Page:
The Real Thing
Tommy Gorrebeeck and Liz Sklar. Photo by David Allen.

The Real Thing

Tom Stoppard's 1982 play about love and language.

Aurora Theatre Company, Berkeley, California
Written by Tom Stoppard
Directed by Timothy Near
Starring Elijah Alexander, Lis Sklar, Carrie Paff, Seann Gallagher, Emily Rodosevich, Tommy Gorrebeeck
Through March 5, 2017

”I believe in mess, tears, pain, self-abasement, loss of self-respect, nakedness. Not caring doesn’t seem much different from not loving.” ― Tom Stoppard, “The Real Thing”

Aurora’s outstanding production of Tom Stoppard’s award-winning 1982 play, “The Real Thing,” has already been extended because of early ticket demands. And it’s no wonder. Although the celebrated British playwright is known for his intellectually fascinating dramas (“Rosencrantz and Guildenstern are Dead,” “Arcadia,” “Coast of Utopia,” and his recent problematic “The Hard Problem” at ACT), “The Real Thing” combines intelligence, emotion and wit in a multifaceted play about love. An admirable yet endearing performance by Elijah Alexander as the playwright Henry successfully compliments Stoppard’s masterful use of language.

Henry, a stand-in for Stoppard himself, is a successful playwright who seems to find it difficult to express emotion in his life as well as in his theatrical productions. This deficiency is emphasized as “The Real Thing” begins with a play-within-a play, a scene from Henry’s current comedy, “House of Cards,” in which a man’s discovery of his wife’s infidelity hardly affects his composure and eloquence. This artificial event foreshadows later scenes in “The Real Thing” with very different and much more human reactions to infidelity.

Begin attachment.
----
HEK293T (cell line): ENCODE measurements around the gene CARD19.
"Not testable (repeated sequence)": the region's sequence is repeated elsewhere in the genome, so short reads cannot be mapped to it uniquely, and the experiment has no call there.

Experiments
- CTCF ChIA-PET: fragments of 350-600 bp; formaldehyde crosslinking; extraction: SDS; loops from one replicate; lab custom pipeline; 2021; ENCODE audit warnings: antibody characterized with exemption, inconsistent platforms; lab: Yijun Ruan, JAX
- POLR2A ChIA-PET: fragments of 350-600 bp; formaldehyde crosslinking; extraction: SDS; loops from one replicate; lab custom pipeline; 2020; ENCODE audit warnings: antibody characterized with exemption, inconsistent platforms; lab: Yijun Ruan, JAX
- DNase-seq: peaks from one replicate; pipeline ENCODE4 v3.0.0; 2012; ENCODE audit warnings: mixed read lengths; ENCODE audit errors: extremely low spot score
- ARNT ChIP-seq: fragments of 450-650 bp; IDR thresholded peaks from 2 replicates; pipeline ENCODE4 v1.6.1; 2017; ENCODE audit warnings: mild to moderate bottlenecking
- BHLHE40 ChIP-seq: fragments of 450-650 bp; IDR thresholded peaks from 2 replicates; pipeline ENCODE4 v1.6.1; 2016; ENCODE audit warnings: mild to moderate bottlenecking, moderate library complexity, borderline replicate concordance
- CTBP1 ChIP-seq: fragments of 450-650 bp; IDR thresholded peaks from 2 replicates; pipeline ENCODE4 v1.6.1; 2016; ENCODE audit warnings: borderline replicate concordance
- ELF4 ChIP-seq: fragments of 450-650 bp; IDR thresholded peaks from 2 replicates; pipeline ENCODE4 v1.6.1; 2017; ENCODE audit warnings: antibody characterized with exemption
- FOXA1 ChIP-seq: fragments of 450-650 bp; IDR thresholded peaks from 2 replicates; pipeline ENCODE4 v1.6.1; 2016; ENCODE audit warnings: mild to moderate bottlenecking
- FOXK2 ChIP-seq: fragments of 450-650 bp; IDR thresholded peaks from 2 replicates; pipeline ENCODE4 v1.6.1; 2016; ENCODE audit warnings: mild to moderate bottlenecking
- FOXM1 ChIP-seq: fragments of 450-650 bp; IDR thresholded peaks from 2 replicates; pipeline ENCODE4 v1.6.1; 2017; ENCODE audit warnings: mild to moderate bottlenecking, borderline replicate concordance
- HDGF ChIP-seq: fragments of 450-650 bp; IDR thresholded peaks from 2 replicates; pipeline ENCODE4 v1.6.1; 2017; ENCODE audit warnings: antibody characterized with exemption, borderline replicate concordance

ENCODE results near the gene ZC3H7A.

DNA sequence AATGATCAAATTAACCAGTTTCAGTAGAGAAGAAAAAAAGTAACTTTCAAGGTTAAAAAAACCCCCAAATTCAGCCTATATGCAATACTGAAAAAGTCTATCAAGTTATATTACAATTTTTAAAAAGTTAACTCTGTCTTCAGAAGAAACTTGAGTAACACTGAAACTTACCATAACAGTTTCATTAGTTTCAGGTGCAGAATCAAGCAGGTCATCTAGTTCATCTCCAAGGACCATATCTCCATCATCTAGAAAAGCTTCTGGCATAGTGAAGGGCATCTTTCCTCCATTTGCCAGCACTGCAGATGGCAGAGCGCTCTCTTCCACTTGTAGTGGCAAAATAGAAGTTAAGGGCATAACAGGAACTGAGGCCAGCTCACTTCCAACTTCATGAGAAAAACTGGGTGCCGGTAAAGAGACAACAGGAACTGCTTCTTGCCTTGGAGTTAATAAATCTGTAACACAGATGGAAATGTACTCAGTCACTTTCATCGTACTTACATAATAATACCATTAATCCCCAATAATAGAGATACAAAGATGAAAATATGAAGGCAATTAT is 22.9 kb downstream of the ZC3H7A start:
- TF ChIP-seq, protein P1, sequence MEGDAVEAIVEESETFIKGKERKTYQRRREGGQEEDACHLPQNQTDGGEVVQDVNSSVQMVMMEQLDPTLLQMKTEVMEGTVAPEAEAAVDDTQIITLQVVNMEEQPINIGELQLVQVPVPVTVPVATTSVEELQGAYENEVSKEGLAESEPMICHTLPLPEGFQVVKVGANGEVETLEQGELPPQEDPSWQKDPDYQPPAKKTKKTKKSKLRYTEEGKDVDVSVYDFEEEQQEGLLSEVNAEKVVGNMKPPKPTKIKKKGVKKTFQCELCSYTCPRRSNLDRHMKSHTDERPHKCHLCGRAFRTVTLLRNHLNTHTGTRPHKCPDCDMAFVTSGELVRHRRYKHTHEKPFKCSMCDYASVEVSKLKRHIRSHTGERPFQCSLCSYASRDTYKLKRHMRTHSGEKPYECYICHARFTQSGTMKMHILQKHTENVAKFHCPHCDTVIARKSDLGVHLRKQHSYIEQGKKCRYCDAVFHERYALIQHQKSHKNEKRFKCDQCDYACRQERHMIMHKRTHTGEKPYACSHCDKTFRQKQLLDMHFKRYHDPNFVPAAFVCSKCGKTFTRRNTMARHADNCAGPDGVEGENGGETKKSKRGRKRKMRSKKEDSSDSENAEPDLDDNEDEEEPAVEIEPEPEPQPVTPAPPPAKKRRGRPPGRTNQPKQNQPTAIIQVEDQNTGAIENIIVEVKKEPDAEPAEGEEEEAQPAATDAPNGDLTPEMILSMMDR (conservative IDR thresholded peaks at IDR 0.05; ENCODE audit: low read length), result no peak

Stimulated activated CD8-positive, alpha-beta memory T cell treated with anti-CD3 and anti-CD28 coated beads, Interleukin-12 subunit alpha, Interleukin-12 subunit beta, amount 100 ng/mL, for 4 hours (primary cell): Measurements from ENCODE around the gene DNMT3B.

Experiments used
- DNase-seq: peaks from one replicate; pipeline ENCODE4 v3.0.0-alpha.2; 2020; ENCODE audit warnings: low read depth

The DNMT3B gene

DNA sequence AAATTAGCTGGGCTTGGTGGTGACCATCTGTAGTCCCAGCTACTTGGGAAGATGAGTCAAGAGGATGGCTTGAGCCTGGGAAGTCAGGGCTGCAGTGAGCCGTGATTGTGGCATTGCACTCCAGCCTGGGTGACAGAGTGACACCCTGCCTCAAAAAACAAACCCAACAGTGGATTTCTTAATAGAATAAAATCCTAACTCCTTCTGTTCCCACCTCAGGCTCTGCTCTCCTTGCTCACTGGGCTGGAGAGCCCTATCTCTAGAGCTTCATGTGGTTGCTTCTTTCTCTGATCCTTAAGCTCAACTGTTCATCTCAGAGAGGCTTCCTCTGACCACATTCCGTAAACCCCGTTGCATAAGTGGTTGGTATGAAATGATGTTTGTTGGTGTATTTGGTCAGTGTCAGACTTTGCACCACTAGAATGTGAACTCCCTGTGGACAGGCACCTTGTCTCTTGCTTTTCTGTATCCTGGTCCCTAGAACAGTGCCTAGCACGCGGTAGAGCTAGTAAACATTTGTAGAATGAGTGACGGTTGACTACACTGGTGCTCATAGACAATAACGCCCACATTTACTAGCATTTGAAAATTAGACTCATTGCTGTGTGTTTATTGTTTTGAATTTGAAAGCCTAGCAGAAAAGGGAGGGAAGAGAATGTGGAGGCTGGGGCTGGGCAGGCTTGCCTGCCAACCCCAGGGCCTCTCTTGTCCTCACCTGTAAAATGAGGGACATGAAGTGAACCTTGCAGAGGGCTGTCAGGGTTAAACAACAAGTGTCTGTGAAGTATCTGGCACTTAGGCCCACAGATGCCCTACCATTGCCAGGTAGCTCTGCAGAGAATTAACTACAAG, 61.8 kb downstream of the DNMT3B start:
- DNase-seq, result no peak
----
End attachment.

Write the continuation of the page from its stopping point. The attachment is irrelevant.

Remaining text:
The two actors in the play-within-a play are Henry’s wife, Charlotte (Carrie Paff) and his friend Max (Seann Gallagher). Max is married to Annie (Lis Sklar), who is also an actor. Annie is involved in trying to free Brodie (Tommy Gorrebeeck), a political prisoner of sorts. Max learns that Henry and Annie are having an affair in an incident involving a handkerchief straight out of Othello.

The second act occurs after Annie and Henry have been married for two years. When Annie spends six weeks in Glasgow in a production of “’Tis Pity She’s a Whore” with her young sexy co-star Billy (also Tommy Gorrebeeck), a jealous Henry ransacks their house searching for signs of Annie’s infidelity, in stark contrast to the play-within-a play of Act One. Annie admits that, as a result of Henry’s remoteness, she is emotionally, although not physically, entangled with Billy. Yet the audience has watched the two rehearsing “’Tis Pity She’s a Whore” and it certainly seems as if they’re having a physical affair. Or is this yet another illusion?

The theme of fidelity and love abounds as Stoppard dissects illusion and reality, art and life, emotion and loss, and the search for what is real — “The Real Thing.” By the end of the play, Henry’s persona is transformed from his lessons in love from the three women in his life, Charlotte, Annie and his teen-aged daughter, Debbie (Emily Rodosevich).

Timothy Near’s direction (“Master Harold” … and the boys”) neatly maintains the pacing and panache of the play. The cast, all experienced actors, led by Elijah Alexander, with some fine performances, including Lis Sklar’s Annie, Carrie Paff’s Charlotte and Emily Rodosevich’s effective supporting role as Debbie, are up to the complicated task of performing a play by Tom Stoppard. And there are some nice touches to warm the production and keep it lively, such as lots of great old rock and roll music heard in between scenes.

And who can’t love a playwright who knows that it was The Crystals and not The Ronettes who sang “Da Doo Ron Ron”?

This review originally appeared on

San Francisco ,
Emily S. Mendel, a writer and photographer, has been a regular contributor to since 2006, where she reviews theater, art, film, television and destinations. Ending her 30-year law practice has given Ms. Mendel the time to indulge in her love of travel and the arts, and to serve as the theater reviewer for